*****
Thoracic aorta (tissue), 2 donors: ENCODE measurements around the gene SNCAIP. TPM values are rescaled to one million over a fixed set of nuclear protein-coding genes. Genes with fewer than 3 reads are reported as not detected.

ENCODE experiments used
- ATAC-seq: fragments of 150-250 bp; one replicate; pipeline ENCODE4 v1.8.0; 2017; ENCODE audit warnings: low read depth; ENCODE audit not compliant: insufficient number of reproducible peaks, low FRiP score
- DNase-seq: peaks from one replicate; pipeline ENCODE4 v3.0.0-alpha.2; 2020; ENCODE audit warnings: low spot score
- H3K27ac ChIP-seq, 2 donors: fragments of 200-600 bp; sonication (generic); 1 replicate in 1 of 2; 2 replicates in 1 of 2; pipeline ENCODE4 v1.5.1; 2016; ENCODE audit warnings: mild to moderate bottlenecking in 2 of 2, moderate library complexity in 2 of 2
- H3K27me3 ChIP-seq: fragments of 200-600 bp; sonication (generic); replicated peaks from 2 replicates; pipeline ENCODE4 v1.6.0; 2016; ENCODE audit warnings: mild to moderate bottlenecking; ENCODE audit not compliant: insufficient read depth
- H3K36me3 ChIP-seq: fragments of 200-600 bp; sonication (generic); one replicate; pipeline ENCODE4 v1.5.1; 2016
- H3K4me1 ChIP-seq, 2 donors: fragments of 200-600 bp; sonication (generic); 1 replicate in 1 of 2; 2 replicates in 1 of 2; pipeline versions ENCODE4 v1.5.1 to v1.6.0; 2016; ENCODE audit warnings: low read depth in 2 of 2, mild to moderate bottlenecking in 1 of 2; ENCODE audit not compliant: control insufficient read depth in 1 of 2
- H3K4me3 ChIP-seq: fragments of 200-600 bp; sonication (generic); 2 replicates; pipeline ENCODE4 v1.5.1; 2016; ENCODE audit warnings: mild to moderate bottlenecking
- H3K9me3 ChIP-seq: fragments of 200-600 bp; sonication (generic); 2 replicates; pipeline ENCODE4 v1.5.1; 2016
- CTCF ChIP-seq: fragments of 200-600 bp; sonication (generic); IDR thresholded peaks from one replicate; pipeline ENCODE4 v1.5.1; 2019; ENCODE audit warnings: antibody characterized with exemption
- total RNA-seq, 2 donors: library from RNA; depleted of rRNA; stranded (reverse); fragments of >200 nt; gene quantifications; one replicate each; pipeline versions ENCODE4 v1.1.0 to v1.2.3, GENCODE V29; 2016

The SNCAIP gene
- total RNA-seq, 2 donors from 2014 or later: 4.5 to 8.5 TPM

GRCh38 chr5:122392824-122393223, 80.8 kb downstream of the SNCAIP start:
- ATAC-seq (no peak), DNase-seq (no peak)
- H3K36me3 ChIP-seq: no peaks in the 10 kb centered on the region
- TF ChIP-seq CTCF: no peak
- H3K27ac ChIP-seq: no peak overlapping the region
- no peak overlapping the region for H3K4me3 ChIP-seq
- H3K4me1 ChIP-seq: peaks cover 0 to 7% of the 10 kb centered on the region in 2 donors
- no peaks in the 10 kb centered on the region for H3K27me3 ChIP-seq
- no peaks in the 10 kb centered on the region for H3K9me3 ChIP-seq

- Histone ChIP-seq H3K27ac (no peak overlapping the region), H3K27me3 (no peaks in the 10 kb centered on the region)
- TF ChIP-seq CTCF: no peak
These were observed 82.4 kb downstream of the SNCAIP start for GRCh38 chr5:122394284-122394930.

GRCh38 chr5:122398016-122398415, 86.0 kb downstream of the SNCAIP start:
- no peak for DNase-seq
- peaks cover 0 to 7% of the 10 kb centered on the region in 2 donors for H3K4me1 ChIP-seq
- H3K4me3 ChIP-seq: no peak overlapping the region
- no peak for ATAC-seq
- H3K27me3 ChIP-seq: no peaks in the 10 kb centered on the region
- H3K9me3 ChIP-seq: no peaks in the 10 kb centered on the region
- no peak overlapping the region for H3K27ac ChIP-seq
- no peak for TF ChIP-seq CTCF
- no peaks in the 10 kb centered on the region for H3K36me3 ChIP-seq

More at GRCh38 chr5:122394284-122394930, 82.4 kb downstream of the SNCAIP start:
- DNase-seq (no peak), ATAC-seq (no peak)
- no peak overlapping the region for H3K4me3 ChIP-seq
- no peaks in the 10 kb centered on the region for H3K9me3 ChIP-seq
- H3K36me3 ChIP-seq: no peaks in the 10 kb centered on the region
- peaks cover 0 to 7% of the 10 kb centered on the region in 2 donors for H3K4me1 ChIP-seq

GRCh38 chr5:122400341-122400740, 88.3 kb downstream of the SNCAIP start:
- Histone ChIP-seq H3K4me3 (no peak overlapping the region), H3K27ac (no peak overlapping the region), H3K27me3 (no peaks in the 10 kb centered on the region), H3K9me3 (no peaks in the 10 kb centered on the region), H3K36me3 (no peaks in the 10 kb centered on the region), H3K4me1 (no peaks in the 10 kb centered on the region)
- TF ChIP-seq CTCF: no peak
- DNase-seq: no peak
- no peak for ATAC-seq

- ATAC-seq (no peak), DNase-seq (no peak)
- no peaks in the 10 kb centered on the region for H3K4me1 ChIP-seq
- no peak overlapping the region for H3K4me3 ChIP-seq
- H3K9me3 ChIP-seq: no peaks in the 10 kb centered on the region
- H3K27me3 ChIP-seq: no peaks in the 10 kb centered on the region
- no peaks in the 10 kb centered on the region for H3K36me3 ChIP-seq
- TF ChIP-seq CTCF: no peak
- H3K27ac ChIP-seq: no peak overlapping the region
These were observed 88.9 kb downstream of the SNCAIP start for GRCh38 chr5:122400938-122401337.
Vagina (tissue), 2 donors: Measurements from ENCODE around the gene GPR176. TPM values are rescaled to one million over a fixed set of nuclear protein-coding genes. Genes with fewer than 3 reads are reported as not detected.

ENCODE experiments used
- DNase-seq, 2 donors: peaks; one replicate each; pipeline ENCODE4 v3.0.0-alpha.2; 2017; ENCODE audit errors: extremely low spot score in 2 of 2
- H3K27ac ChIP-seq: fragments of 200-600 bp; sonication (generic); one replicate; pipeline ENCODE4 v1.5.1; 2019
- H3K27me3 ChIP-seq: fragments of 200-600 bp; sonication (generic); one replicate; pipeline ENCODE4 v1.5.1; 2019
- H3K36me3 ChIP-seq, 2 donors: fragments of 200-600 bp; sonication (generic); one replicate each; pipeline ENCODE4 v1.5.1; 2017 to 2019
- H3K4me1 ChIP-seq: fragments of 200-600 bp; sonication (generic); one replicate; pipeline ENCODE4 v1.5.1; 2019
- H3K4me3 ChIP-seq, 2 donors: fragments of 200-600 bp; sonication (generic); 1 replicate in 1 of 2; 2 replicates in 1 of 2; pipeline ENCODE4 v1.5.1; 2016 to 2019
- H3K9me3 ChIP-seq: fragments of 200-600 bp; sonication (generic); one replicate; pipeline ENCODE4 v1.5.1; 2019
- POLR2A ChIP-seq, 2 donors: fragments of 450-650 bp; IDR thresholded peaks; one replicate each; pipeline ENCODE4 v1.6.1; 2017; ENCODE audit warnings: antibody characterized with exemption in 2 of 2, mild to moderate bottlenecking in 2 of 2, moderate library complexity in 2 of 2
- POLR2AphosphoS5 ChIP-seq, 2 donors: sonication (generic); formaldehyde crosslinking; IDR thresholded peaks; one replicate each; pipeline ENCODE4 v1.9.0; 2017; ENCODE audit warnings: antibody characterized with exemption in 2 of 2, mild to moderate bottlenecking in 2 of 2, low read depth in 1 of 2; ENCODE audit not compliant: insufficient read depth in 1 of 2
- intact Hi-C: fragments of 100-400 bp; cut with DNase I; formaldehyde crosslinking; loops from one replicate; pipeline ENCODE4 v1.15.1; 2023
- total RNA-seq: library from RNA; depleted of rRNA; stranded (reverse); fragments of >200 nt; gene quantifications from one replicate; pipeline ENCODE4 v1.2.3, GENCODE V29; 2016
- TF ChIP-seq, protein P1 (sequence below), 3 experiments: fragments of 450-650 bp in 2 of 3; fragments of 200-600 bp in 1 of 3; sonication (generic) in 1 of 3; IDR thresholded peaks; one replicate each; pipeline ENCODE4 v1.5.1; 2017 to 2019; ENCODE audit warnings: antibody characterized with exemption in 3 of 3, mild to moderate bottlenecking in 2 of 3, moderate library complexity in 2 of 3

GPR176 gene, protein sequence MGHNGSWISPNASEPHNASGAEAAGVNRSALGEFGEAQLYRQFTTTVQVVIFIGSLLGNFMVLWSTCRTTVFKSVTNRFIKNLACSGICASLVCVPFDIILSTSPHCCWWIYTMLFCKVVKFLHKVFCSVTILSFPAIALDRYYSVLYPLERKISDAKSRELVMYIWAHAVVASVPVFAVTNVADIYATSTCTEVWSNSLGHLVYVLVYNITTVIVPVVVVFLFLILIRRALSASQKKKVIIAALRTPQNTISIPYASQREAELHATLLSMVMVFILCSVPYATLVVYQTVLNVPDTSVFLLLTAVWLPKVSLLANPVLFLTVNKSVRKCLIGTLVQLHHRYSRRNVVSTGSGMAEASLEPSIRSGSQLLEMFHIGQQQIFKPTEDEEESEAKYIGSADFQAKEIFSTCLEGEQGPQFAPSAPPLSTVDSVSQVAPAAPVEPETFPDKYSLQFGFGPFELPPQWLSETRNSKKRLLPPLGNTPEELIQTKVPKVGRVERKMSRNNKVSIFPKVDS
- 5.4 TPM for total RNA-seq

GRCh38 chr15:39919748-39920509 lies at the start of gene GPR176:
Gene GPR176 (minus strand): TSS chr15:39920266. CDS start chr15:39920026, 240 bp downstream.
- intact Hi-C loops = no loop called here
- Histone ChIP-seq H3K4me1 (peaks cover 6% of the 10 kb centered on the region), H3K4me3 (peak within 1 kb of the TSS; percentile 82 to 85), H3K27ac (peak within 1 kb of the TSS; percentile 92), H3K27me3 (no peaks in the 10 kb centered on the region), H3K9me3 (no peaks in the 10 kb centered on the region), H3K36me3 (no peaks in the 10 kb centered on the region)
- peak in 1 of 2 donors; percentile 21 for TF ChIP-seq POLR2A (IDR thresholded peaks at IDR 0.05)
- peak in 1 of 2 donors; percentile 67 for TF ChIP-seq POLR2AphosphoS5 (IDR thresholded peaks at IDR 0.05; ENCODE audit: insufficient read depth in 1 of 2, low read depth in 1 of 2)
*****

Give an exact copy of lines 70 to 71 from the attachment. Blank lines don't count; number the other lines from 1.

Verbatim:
- TF ChIP-seq, protein P1 (sequence below), 3 experiments: fragments of 450-650 bp in 2 of 3; fragments of 200-600 bp in 1 of 3; sonication (generic) in 1 of 3; IDR thresholded peaks; one replicate each; pipeline ENCODE4 v1.5.1; 2017 to 2019; ENCODE audit warnings: antibody characterized with exemption in 3 of 3, mild to moderate bottlenecking in 2 of 3, moderate library complexity in 2 of 3

GPR176 gene, protein sequence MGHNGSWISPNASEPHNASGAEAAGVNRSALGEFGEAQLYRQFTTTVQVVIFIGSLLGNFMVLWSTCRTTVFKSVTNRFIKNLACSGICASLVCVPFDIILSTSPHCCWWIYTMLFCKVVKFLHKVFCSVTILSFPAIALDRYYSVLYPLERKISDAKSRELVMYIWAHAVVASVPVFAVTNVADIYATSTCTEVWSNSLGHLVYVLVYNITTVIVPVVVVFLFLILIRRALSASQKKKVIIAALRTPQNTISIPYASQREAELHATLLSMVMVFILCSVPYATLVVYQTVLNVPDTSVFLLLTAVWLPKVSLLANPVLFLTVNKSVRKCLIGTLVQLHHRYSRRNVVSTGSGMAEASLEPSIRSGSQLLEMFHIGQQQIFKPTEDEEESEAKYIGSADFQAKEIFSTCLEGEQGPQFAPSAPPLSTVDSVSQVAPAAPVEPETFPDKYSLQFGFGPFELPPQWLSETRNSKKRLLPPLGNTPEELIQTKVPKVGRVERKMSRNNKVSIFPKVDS